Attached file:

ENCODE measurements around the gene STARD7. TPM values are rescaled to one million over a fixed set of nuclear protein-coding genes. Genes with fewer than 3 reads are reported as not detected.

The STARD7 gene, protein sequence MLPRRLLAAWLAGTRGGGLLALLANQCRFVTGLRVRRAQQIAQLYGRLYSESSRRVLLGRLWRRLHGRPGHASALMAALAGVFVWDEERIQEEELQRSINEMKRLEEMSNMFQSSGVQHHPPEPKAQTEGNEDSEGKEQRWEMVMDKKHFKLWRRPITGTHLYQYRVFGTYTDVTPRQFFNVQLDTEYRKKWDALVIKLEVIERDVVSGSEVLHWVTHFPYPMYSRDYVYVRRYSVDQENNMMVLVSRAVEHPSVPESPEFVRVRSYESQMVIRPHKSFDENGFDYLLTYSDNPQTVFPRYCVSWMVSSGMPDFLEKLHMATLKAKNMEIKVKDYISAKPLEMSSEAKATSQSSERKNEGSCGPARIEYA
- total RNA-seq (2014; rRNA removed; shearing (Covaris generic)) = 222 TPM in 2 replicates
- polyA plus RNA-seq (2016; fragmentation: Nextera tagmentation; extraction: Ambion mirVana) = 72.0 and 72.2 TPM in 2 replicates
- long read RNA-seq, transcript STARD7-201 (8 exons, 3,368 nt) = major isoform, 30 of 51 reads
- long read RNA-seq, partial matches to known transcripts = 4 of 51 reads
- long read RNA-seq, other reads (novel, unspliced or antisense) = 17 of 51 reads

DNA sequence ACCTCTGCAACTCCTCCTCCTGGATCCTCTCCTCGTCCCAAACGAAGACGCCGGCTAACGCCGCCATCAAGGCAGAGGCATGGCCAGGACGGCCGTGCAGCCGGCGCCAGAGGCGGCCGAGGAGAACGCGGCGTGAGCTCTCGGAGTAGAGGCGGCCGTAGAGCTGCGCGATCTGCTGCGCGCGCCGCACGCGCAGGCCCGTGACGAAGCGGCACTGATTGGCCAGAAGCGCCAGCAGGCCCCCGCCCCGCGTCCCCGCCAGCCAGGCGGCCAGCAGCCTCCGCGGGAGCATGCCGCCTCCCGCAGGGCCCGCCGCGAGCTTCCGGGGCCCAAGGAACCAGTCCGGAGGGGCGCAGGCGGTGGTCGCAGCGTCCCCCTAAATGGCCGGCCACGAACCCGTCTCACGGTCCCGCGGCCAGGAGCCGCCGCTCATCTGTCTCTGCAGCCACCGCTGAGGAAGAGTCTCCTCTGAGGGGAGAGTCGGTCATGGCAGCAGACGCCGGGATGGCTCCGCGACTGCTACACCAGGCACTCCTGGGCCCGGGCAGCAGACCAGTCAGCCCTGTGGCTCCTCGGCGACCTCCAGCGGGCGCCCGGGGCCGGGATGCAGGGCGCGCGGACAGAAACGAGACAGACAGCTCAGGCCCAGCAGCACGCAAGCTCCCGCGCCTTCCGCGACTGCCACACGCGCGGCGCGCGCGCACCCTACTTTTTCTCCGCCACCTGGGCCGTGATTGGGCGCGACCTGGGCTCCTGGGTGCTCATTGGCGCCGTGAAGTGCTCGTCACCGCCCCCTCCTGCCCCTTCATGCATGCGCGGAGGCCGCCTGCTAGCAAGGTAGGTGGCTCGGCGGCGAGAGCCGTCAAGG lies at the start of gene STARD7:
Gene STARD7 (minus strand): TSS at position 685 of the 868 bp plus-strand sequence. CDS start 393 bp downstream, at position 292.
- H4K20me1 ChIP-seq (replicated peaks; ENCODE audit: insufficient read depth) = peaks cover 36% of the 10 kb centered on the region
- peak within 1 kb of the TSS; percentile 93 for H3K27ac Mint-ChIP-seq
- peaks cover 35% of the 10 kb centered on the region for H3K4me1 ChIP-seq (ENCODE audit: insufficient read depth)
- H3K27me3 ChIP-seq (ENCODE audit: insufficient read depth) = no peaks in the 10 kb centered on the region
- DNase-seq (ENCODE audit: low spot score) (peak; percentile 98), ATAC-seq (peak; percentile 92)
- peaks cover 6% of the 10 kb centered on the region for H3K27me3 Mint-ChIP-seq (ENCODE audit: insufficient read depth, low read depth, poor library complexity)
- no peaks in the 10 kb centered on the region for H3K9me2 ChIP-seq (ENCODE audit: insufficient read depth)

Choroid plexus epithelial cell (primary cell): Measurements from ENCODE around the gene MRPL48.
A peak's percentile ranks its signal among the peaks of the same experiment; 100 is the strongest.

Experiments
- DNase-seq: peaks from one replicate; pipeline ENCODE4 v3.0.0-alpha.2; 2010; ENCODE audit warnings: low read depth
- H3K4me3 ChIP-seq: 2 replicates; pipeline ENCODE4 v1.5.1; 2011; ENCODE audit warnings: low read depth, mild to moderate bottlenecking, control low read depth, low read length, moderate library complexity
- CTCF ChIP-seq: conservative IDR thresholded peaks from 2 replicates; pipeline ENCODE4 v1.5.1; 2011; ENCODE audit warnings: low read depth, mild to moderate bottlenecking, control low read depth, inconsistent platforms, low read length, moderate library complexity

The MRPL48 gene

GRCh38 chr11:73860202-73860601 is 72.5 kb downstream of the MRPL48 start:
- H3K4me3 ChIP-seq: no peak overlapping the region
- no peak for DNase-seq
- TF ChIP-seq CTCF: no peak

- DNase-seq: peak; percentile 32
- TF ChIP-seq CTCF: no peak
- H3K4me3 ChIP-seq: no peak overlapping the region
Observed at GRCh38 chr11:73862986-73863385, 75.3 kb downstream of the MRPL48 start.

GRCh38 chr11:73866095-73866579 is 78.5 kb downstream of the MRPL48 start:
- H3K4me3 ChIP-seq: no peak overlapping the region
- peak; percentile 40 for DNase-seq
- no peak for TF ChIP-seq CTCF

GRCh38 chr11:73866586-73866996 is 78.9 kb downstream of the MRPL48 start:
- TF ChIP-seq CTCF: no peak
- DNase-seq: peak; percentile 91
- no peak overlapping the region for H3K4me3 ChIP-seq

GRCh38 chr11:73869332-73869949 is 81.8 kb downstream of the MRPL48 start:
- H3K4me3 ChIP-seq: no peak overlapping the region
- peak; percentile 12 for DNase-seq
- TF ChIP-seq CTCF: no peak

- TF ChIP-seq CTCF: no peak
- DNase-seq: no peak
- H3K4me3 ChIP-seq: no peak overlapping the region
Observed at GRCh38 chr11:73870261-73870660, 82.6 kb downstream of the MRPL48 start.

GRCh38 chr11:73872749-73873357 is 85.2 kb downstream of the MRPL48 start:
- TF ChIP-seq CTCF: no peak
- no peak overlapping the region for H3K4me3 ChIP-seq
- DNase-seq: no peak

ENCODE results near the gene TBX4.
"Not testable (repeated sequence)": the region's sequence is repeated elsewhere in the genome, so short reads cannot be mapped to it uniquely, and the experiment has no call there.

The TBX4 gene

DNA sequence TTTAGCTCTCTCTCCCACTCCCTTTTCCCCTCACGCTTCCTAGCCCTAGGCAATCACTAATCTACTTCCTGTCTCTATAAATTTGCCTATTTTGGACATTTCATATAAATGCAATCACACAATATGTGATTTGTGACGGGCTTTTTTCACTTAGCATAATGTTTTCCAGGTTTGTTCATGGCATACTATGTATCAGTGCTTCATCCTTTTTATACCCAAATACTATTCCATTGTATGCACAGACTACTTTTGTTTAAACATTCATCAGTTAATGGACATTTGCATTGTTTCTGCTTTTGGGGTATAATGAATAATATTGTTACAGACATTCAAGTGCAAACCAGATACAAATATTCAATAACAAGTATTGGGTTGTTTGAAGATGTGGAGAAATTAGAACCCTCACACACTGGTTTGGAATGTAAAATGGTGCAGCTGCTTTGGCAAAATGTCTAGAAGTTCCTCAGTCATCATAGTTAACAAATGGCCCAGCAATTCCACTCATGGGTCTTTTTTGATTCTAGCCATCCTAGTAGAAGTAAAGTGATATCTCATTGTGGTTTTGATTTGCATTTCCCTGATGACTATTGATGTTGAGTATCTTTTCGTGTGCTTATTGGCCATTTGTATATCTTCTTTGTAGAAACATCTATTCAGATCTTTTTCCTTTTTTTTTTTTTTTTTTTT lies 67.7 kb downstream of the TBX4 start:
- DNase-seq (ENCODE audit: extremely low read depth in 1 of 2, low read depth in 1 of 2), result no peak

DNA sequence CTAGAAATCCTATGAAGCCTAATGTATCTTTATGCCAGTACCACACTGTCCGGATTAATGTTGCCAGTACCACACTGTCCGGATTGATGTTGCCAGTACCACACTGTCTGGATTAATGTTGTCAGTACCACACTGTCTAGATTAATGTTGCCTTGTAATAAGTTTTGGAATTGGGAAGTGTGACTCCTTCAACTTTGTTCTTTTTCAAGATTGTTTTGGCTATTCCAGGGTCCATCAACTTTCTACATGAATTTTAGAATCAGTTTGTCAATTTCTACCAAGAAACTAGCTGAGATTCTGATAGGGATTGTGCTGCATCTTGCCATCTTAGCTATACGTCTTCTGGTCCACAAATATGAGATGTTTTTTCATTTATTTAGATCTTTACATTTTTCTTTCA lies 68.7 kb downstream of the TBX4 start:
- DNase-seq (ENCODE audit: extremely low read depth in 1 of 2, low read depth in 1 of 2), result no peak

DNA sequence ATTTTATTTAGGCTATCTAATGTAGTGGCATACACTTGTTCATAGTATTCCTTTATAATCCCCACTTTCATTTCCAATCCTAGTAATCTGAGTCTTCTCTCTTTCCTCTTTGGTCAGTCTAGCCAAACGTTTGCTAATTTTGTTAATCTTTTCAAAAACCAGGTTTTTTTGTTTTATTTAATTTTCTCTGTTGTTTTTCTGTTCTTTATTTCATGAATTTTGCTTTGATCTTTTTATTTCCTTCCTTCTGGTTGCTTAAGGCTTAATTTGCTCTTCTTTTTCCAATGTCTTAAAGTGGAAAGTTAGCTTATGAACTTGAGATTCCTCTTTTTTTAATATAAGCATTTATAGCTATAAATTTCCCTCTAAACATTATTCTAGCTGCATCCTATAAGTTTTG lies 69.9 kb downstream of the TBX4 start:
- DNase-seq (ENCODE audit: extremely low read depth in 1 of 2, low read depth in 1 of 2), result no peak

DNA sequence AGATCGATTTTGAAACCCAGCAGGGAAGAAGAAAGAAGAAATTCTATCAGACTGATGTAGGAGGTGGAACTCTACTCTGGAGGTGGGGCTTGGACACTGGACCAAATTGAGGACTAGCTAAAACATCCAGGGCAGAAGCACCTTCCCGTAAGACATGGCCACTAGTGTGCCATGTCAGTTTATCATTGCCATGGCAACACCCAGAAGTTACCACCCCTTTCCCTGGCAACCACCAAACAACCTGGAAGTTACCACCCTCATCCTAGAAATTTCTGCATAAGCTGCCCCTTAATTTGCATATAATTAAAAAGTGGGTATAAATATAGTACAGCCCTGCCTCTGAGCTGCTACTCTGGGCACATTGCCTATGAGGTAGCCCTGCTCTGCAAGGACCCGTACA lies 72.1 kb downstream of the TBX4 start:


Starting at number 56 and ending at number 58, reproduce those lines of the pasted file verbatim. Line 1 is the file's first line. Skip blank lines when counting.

- DNase-seq (ENCODE audit: extremely low read depth in 1 of 2, low read depth in 1 of 2), result no peak

DNA sequence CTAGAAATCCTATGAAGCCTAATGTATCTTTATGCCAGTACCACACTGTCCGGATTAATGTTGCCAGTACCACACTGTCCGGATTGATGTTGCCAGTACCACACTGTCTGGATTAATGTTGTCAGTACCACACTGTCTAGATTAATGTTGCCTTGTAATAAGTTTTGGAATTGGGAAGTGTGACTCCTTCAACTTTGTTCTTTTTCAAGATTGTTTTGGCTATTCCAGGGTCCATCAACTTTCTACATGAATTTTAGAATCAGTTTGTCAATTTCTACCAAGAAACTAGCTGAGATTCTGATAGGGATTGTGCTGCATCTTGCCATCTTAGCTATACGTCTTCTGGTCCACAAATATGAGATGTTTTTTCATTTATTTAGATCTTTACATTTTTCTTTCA lies 68.7 kb downstream of the TBX4 start:
- DNase-seq (ENCODE audit: extremely low read depth in 1 of 2, low read depth in 1 of 2), result no peak